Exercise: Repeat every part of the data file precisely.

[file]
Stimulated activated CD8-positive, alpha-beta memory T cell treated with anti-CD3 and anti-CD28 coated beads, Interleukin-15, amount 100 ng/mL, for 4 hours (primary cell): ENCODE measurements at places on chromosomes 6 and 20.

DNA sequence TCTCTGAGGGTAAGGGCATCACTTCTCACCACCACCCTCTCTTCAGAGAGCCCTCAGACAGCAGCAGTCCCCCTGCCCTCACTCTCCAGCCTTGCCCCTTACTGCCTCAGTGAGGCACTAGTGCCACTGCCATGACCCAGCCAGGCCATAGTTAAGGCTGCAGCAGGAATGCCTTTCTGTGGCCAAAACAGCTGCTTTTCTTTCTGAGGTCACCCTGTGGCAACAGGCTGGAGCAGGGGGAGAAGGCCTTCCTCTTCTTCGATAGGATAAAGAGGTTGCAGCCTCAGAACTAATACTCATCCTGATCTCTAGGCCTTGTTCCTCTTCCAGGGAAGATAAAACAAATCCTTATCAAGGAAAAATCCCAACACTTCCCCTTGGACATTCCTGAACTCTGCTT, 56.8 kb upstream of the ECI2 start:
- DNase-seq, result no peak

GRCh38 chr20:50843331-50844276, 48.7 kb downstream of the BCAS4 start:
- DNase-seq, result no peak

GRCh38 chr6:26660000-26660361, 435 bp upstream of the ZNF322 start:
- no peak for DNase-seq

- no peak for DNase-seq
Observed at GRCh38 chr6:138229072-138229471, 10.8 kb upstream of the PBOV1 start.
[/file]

Stimulated activated CD8-positive, alpha-beta memory T cell treated with anti-CD3 and anti-CD28 coated beads, Interleukin-15, amount 100 ng/mL, for 4 hours (primary cell): ENCODE measurements at places on chromosomes 6 and 20.

DNA sequence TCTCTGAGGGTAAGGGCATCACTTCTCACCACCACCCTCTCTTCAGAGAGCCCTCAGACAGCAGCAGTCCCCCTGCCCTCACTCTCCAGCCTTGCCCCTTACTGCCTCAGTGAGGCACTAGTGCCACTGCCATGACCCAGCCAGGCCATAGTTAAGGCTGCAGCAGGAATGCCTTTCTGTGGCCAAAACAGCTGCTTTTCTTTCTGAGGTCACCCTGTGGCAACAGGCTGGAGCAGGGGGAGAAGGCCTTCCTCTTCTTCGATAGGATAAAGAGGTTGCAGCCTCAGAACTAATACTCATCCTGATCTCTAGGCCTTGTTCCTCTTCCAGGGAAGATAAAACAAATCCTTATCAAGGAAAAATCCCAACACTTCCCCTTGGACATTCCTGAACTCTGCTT, 56.8 kb upstream of the ECI2 start:
- DNase-seq, result no peak

GRCh38 chr20:50843331-50844276, 48.7 kb downstream of the BCAS4 start:
- DNase-seq, result no peak

GRCh38 chr6:26660000-26660361, 435 bp upstream of the ZNF322 start:
- no peak for DNase-seq

- no peak for DNase-seq
Observed at GRCh38 chr6:138229072-138229471, 10.8 kb upstream of the PBOV1 start.